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Baby doctors

Rural OB-GYN resident Laura McDowell, left, and Dr. Brenda Jenkin review a fetal monitor strip Wednesday in the Birthing Center at Divine Savior Healthcare in Portage. According to the University of Wisconsin-Madison, McDowell is the first U.S. physician to do an OB-GYN residency on a rural track, and Portage is the first stop on her clinical rotations.

It’s hard to believe: Only 6 percent of all OB-GYNs in the United States practice in rural environments.

An effort to boost that number brought Dr. Laura McDowell to Portage.

“We have to start somewhere,” the 27-year-old obstetrician-gynecologist said of her participation in the University of Wisconsin-Madison’s rural-residency program for OB-GYNs — the first such program in the nation.

McDowell is the first participant, and Portage is her first stop on her clinical rotations. She’ll train in hospitals in Monroe, Watertown and Ripon, too, for a total of eight rotations during her four-year residency, training in each location twice.

“The need has been there for so long,” McDowell said of her goal to work in a rural environment like Portage.

She’s very much aware of the shortage of rural OB-GYNs, in part because she grew up in rural Minnesota, in communities with populations as low as 370, she said. Last year she graduated from medical school at University of Minnesota-Duluth, where the city’s population is less than 90,000 and where the focus of the school was centered, naturally, on rural medicine.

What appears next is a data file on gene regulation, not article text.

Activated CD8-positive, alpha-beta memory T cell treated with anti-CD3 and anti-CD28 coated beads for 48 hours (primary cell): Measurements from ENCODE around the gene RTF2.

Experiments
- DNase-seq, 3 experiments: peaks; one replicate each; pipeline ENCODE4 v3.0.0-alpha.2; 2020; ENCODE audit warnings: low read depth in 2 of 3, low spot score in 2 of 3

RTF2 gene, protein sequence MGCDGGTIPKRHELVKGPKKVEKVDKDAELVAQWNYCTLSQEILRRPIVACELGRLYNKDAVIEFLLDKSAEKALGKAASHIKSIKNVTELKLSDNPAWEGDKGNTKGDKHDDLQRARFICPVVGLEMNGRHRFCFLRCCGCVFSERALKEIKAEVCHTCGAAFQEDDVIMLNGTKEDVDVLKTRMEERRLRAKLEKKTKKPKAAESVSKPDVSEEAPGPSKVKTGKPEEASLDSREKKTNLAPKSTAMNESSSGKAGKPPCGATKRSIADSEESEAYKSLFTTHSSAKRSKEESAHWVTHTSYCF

She’s learning at Divine Savior Healthcare in Portage from Dr. Brenda Jenkin, who grew up on a pig farm near Brandon, Wisconsin.

“Population: 853,” Jenkin had memorized.

Jenkin, the only OB-GYN practicing in Portage, earned her medical degree from UW-Madison in 1987 and completed her four-year residency in Philadelphia in 1991. She spent the majority of her career working in urban settings — once part of the 94 percent of OB-GYNs who do so today — before she left Madison for Portage about three years ago.

Nearly half of the counties in the U.S. do not have an obstetrician/gynecologist, according to the American College of Nurse-Midwives.

“What happens is people need to travel long distances for care,” Jenkin said. “People don’t always have the means to travel long distances for care. Everybody doesn’t have a car, everybody doesn’t have a driver’s license, there’s no public transportation and sometimes they’re working two or three jobs.

“So there are the same barriers to health care that you have in the inner city, except you add on that it’s an hour away.”

Genesis

Rural Residency Program Manager Jody Silva said it took the university about three years to develop the program for OB-GYNs after receiving a $375,000 grant from the Wisconsin Rural Physicians Residency Assistance Program. WRPRAP, itself funded by the state budget and housed at UW-Madison, launched in 2010 and each year helps fund rural rotations for various Wisconsin medical schools in fields like psychiatry, surgery and OB-GYN, program coordinator Kimberly Bruksch-Meck explained.

“It’s a pioneering effort,” Bruksch-Meck said of America’s first rural residency program for OB-GYNs. “Women’s health in general is in high need in rural Wisconsin, where there’s a large shortage of physicians, even among family physicians.”

McDowell, who spent the first year of her training in Madison, is the only doctor in the rural-residency program, but the school expects to add a second doctor soon and will have four residents on a rural track by 2021. McDowell and the others who follow her will spend about 80 percent of their residencies in Madison, Silva said. Participants get picked for the program if they want to practice in rural areas, the university also considering if they’re from from rural settings and if they had rural experience during medical school.